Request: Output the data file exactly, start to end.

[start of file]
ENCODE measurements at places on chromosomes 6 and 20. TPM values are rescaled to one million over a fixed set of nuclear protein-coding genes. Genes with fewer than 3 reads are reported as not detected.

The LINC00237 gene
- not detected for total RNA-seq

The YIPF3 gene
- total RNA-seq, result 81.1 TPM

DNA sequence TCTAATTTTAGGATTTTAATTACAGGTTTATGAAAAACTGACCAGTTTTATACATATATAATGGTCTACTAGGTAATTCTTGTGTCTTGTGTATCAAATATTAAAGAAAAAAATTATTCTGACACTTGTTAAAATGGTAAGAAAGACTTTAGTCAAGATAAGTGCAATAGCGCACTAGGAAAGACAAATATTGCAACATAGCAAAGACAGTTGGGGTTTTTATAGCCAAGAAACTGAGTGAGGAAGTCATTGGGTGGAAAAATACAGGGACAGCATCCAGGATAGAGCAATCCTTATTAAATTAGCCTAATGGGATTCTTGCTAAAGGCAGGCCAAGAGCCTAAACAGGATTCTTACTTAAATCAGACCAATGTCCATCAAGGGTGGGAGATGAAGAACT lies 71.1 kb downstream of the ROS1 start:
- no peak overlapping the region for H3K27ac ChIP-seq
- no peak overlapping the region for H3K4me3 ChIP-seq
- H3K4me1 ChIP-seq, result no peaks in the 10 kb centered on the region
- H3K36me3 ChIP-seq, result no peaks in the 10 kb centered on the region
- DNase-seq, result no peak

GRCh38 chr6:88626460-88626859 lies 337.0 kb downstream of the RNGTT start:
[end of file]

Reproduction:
ENCODE measurements at places on chromosomes 6 and 20. TPM values are rescaled to one million over a fixed set of nuclear protein-coding genes. Genes with fewer than 3 reads are reported as not detected.

The LINC00237 gene
- not detected for total RNA-seq

The YIPF3 gene
- total RNA-seq, result 81.1 TPM

DNA sequence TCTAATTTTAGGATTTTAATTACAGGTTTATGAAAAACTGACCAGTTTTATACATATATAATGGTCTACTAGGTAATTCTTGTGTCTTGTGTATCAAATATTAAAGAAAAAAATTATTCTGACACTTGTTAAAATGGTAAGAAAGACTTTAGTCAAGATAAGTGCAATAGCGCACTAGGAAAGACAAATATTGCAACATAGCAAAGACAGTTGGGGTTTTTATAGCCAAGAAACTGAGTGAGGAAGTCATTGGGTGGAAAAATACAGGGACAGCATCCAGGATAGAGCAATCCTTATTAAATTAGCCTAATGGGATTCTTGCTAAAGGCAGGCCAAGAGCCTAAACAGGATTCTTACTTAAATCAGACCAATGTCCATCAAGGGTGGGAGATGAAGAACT lies 71.1 kb downstream of the ROS1 start:
- no peak overlapping the region for H3K27ac ChIP-seq
- no peak overlapping the region for H3K4me3 ChIP-seq
- H3K4me1 ChIP-seq, result no peaks in the 10 kb centered on the region
- H3K36me3 ChIP-seq, result no peaks in the 10 kb centered on the region
- DNase-seq, result no peak

GRCh38 chr6:88626460-88626859 lies 337.0 kb downstream of the RNGTT start: